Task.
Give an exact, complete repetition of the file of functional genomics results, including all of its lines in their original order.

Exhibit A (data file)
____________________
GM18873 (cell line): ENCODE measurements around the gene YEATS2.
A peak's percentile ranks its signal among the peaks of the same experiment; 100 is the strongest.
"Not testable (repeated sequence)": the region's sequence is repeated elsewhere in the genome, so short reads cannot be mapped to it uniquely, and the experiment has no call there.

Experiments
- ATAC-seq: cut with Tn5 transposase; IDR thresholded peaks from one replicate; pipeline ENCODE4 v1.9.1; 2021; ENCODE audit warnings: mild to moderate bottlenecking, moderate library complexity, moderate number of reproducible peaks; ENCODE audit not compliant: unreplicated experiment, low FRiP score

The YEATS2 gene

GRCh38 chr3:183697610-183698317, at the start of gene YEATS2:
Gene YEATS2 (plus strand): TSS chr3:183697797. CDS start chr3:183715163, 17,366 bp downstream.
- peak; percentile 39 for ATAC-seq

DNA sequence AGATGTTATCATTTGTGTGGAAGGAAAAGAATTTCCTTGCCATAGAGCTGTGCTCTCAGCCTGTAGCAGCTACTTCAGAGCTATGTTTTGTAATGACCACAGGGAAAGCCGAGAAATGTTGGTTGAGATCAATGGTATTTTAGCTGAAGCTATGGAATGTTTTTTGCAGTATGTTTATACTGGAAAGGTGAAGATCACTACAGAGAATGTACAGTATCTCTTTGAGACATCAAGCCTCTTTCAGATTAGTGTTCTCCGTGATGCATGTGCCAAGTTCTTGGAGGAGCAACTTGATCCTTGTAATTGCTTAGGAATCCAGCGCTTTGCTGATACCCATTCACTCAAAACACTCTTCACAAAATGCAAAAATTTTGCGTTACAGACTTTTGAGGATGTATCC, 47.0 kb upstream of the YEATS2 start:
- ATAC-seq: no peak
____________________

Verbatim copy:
GM18873 (cell line): ENCODE measurements around the gene YEATS2.
A peak's percentile ranks its signal among the peaks of the same experiment; 100 is the strongest.
"Not testable (repeated sequence)": the region's sequence is repeated elsewhere in the genome, so short reads cannot be mapped to it uniquely, and the experiment has no call there.

Experiments
- ATAC-seq: cut with Tn5 transposase; IDR thresholded peaks from one replicate; pipeline ENCODE4 v1.9.1; 2021; ENCODE audit warnings: mild to moderate bottlenecking, moderate library complexity, moderate number of reproducible peaks; ENCODE audit not compliant: unreplicated experiment, low FRiP score

The YEATS2 gene

GRCh38 chr3:183697610-183698317, at the start of gene YEATS2:
Gene YEATS2 (plus strand): TSS chr3:183697797. CDS start chr3:183715163, 17,366 bp downstream.
- peak; percentile 39 for ATAC-seq

DNA sequence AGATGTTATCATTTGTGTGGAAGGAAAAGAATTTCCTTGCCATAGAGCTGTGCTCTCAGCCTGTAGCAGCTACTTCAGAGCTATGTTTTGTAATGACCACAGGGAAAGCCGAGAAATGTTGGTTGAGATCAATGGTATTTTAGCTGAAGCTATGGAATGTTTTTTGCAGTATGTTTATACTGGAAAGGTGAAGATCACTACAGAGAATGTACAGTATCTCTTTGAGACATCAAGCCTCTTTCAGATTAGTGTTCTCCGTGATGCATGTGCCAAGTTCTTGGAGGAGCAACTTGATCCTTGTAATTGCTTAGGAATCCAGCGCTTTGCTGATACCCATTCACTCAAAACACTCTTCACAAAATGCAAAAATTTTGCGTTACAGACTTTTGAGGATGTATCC, 47.0 kb upstream of the YEATS2 start:
- ATAC-seq: no peak